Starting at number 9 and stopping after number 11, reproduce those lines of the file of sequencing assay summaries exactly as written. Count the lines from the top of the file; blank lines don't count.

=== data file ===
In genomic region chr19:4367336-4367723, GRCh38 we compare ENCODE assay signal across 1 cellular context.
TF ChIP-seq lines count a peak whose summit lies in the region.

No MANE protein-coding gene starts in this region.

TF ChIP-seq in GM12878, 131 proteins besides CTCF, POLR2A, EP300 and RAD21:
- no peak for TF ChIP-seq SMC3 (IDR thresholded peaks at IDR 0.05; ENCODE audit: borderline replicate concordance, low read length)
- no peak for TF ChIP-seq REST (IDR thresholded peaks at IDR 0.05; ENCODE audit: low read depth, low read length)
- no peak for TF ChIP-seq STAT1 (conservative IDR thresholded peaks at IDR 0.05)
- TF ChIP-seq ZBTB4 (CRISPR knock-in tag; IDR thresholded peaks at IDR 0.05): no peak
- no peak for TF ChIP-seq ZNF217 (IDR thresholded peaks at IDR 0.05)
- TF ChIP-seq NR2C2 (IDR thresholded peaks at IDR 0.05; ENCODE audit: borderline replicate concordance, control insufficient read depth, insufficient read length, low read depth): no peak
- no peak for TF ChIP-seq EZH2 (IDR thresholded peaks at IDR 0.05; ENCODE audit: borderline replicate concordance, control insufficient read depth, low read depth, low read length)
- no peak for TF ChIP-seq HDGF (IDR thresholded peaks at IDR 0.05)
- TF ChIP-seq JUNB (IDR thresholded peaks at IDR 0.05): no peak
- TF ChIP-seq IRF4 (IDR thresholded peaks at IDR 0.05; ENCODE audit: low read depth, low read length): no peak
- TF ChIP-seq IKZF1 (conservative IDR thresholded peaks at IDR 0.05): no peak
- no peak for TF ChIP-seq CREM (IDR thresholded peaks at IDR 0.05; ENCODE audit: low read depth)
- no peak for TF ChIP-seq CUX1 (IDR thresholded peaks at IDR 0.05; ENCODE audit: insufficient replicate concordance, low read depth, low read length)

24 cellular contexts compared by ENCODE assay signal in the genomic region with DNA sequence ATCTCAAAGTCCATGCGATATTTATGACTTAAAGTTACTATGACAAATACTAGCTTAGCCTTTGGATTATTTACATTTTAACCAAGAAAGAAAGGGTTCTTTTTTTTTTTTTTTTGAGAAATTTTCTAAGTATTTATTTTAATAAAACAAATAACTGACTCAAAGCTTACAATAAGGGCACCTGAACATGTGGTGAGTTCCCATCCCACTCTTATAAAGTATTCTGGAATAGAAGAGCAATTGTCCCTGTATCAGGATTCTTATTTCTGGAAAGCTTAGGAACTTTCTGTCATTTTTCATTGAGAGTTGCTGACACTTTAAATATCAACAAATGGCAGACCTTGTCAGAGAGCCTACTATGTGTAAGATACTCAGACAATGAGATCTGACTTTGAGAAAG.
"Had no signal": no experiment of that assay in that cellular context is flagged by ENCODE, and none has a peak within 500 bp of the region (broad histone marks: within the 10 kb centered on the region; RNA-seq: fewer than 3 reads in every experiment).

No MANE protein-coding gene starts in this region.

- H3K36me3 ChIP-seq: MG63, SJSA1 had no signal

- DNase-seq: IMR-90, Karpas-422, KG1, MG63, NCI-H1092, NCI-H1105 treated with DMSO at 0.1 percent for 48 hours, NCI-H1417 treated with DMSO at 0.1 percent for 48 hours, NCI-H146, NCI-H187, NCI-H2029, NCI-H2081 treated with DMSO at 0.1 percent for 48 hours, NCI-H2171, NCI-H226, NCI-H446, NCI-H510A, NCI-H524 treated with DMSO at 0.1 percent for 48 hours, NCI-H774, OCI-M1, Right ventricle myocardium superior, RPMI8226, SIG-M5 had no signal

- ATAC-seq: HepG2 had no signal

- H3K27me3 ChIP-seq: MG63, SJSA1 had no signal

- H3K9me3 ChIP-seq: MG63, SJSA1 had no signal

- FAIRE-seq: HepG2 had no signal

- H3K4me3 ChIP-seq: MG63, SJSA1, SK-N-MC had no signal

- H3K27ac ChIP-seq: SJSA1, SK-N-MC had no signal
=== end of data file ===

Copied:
- no peak for TF ChIP-seq ZNF217 (IDR thresholded peaks at IDR 0.05)
- TF ChIP-seq NR2C2 (IDR thresholded peaks at IDR 0.05; ENCODE audit: borderline replicate concordance, control insufficient read depth, insufficient read length, low read depth): no peak
- no peak for TF ChIP-seq EZH2 (IDR thresholded peaks at IDR 0.05; ENCODE audit: borderline replicate concordance, control insufficient read depth, low read depth, low read length)